Mitigation and Adaptation Strategies for Global Change

, 16:819

Socio-economic impacts of climate change on rural United States

  • Pankaj Lal
  • Janaki R. R. Alavalapati
  • Evan D. Mercer

DOI: 10.1007/s11027-011-9295-9

Cite this article as:
Lal, P., Alavalapati, J.R.R. & Mercer, E.D. Mitig Adapt Strateg Glob Change (2011) 16: 819. doi:10.1007/s11027-011-9295-9


Directly or indirectly, positively or negatively, climate change will affect all sectors and regions of the United States. The impacts, however, will not be homogenous across regions, sectors, population groups or time. The literature specifically related to how climate change will affect rural communities, their resilience, and adaptive capacity in the United States (U.S.) is scarce. This article bridges this knowledge gap through an extensive review of the current state of knowledge to make inferences about the rural communities vulnerability to climate change based on Intergovernmental Panel on Climate Change (IPCC) scenarios. Our analysis shows that rural communities tend to be more vulnerable than their urban counterparts due to factors such as demography, occupations, earnings, literacy, poverty incidence, and dependency on government funds. Climate change impacts on rural communities differs across regions and economic sectors; some will likely benefit while others lose. Rural communities engaged in agricultural and forest related activities in the Northeast might benefit, while those in the Southwest and Southeast could face additional water stress and increased energy cost respectively. Developing adaptation and mitigation policy options geared towards reducing climatic vulnerability of rural communities is warranted. A set of regional and local studies is needed to delineate climate change impacts across rural and urban communities, and to develop appropriate policies to mitigate these impacts. Integrating research across disciplines, strengthening research-policy linkages, integrating ecosystem services while undertaking resource valuation, and expanding alternative energy sources, might also enhance coping capacity of rural communities in face of future climate change.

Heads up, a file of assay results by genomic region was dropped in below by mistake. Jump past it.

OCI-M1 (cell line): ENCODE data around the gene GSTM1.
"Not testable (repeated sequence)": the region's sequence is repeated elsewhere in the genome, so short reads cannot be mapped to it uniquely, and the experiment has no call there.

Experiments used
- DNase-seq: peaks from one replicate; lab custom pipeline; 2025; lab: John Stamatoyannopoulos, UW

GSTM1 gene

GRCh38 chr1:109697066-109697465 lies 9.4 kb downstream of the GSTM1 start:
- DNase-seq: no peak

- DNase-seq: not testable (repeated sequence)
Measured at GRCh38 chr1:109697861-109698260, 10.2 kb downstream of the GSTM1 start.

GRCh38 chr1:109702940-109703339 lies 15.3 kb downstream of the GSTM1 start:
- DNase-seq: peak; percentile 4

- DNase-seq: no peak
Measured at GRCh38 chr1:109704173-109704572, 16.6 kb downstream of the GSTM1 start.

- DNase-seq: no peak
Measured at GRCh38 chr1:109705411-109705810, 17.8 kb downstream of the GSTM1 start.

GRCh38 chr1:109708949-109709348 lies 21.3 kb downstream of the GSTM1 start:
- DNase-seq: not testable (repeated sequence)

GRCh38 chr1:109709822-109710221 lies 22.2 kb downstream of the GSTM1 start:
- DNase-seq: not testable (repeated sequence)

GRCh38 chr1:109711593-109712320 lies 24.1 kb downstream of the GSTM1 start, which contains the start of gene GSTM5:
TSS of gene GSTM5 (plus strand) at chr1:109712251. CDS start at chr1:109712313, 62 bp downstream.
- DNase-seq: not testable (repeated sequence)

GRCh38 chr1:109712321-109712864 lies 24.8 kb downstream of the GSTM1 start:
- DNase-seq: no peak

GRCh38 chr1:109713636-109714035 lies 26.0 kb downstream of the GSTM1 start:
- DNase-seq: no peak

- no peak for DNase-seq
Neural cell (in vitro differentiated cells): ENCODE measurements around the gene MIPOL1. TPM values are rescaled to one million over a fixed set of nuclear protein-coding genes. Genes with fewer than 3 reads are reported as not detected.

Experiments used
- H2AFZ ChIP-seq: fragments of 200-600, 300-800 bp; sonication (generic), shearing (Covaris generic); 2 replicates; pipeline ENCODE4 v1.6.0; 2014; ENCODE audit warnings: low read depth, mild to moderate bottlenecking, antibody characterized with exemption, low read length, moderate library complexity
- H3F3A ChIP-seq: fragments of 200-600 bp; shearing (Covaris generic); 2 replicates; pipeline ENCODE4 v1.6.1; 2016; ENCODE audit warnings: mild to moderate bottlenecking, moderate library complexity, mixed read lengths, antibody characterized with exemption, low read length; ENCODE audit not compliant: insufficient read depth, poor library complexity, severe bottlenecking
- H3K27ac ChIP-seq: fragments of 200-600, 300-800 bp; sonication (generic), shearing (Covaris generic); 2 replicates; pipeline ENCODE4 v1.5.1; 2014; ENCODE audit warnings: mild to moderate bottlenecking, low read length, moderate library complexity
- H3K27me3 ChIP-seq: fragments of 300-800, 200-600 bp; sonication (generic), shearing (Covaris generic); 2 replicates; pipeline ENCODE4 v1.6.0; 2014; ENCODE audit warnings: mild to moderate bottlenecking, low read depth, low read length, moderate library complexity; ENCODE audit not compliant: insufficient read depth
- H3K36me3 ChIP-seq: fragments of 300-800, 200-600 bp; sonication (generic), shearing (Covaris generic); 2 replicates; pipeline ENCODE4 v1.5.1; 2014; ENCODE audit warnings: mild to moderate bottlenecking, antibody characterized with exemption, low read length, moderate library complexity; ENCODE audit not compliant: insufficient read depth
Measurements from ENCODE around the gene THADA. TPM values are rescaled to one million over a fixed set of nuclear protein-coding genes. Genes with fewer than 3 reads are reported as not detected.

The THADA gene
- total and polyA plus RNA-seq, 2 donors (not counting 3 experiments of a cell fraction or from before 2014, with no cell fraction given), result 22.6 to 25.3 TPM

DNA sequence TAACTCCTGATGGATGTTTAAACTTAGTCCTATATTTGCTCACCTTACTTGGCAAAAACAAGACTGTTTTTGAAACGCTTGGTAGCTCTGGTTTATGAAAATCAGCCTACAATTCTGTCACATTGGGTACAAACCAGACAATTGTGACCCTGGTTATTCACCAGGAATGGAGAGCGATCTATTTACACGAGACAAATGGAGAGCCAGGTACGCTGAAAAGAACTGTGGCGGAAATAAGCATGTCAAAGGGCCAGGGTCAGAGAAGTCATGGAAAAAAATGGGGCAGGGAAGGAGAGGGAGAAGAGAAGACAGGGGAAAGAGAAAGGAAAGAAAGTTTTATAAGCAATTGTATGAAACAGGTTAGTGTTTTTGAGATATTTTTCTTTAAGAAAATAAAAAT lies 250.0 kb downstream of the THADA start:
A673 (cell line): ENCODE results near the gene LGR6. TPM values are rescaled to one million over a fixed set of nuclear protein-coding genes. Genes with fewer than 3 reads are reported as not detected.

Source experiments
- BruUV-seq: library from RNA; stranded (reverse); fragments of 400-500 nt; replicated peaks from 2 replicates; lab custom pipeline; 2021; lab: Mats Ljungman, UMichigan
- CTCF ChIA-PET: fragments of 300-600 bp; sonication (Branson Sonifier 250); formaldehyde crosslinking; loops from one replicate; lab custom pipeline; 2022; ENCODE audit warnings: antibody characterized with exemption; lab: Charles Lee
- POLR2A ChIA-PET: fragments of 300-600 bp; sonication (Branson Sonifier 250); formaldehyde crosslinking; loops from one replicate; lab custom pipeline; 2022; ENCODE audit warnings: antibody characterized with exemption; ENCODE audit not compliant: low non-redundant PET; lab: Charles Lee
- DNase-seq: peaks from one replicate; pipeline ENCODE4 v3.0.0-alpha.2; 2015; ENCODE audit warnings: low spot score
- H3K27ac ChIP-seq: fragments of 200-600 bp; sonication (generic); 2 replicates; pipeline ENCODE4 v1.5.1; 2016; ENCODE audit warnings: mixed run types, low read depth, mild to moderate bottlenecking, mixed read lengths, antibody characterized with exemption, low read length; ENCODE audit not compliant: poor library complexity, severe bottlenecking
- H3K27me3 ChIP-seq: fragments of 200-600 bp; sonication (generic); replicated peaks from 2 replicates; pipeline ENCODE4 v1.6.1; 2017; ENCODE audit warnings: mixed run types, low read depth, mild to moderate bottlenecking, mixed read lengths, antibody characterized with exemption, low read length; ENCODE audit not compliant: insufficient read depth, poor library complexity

Climate changeNonmetroVulnerabilityCoping capacityClimate change adaptationIndigenous community

Copyright information

© Springer Science+Business Media B.V. 2011

Authors and Affiliations

  • Pankaj Lal
    • 1
  • Janaki R. R. Alavalapati
    • 2
  • Evan D. Mercer
    • 3
  1. 1.Visiting Scholar, 305 Cheatham Hall, Department of Forest Resources and Environmental ConservationVirginia TechBlacksburgUSA
  2. 2.Department of Forest Resources and Environmental ConservationBlacksburgUSA
  3. 3.United States Forest Service Forestry Sciences LaboratoryResearch Triangle ParkUSA